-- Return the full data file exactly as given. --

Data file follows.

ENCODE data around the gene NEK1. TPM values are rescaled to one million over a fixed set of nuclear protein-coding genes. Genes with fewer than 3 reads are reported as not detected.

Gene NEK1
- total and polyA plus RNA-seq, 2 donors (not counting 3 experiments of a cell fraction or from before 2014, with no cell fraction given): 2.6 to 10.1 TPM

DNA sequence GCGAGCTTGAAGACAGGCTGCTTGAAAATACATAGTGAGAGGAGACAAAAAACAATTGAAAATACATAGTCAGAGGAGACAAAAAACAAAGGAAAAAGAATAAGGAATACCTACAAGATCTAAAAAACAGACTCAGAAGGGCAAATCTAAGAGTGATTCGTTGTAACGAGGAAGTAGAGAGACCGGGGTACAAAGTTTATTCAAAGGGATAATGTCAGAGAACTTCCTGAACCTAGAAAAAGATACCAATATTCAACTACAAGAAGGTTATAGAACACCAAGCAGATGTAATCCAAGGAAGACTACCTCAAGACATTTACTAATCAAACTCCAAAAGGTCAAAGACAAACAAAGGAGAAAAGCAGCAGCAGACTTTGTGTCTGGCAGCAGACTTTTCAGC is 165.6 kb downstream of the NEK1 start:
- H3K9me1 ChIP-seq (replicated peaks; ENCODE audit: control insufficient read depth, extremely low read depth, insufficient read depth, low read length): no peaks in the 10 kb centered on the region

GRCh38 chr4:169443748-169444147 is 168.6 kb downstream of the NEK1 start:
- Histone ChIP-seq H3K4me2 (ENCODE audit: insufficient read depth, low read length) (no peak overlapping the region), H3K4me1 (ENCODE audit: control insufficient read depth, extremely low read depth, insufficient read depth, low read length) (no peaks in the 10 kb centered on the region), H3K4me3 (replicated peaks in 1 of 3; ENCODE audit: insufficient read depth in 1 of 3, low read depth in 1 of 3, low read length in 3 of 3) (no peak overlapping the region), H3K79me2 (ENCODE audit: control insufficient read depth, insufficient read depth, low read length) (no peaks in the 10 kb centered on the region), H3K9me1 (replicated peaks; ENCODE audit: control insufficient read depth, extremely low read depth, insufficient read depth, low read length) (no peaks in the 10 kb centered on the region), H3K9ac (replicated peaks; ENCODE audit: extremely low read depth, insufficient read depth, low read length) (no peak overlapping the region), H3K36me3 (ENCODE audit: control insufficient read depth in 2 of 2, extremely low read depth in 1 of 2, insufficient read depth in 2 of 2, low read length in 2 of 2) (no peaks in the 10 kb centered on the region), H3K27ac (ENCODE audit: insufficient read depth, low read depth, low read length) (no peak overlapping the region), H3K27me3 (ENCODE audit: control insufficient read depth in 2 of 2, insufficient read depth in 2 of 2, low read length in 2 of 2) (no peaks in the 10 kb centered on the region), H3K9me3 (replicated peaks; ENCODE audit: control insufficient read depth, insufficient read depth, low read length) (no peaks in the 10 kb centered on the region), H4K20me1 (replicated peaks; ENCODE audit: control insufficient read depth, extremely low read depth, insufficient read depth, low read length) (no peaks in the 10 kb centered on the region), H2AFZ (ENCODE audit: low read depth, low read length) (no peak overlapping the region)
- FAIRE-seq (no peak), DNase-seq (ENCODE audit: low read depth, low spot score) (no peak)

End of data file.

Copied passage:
ENCODE data around the gene NEK1. TPM values are rescaled to one million over a fixed set of nuclear protein-coding genes. Genes with fewer than 3 reads are reported as not detected.

Gene NEK1
- total and polyA plus RNA-seq, 2 donors (not counting 3 experiments of a cell fraction or from before 2014, with no cell fraction given): 2.6 to 10.1 TPM

DNA sequence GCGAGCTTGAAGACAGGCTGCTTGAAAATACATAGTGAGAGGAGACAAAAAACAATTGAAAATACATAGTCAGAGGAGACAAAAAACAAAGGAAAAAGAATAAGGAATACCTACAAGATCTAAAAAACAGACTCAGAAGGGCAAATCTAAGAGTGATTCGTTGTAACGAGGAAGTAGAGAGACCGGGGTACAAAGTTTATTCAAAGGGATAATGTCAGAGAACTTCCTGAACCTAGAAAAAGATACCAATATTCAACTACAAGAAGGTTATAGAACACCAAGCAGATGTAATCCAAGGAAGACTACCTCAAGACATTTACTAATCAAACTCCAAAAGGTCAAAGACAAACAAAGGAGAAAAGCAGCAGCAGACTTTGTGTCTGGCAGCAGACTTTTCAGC is 165.6 kb downstream of the NEK1 start:
- H3K9me1 ChIP-seq (replicated peaks; ENCODE audit: control insufficient read depth, extremely low read depth, insufficient read depth, low read length): no peaks in the 10 kb centered on the region

GRCh38 chr4:169443748-169444147 is 168.6 kb downstream of the NEK1 start:
- Histone ChIP-seq H3K4me2 (ENCODE audit: insufficient read depth, low read length) (no peak overlapping the region), H3K4me1 (ENCODE audit: control insufficient read depth, extremely low read depth, insufficient read depth, low read length) (no peaks in the 10 kb centered on the region), H3K4me3 (replicated peaks in 1 of 3; ENCODE audit: insufficient read depth in 1 of 3, low read depth in 1 of 3, low read length in 3 of 3) (no peak overlapping the region), H3K79me2 (ENCODE audit: control insufficient read depth, insufficient read depth, low read length) (no peaks in the 10 kb centered on the region), H3K9me1 (replicated peaks; ENCODE audit: control insufficient read depth, extremely low read depth, insufficient read depth, low read length) (no peaks in the 10 kb centered on the region), H3K9ac (replicated peaks; ENCODE audit: extremely low read depth, insufficient read depth, low read length) (no peak overlapping the region), H3K36me3 (ENCODE audit: control insufficient read depth in 2 of 2, extremely low read depth in 1 of 2, insufficient read depth in 2 of 2, low read length in 2 of 2) (no peaks in the 10 kb centered on the region), H3K27ac (ENCODE audit: insufficient read depth, low read depth, low read length) (no peak overlapping the region), H3K27me3 (ENCODE audit: control insufficient read depth in 2 of 2, insufficient read depth in 2 of 2, low read length in 2 of 2) (no peaks in the 10 kb centered on the region), H3K9me3 (replicated peaks; ENCODE audit: control insufficient read depth, insufficient read depth, low read length) (no peaks in the 10 kb centered on the region), H4K20me1 (replicated peaks; ENCODE audit: control insufficient read depth, extremely low read depth, insufficient read depth, low read length) (no peaks in the 10 kb centered on the region), H2AFZ (ENCODE audit: low read depth, low read length) (no peak overlapping the region)
- FAIRE-seq (no peak), DNase-seq (ENCODE audit: low read depth, low spot score) (no peak)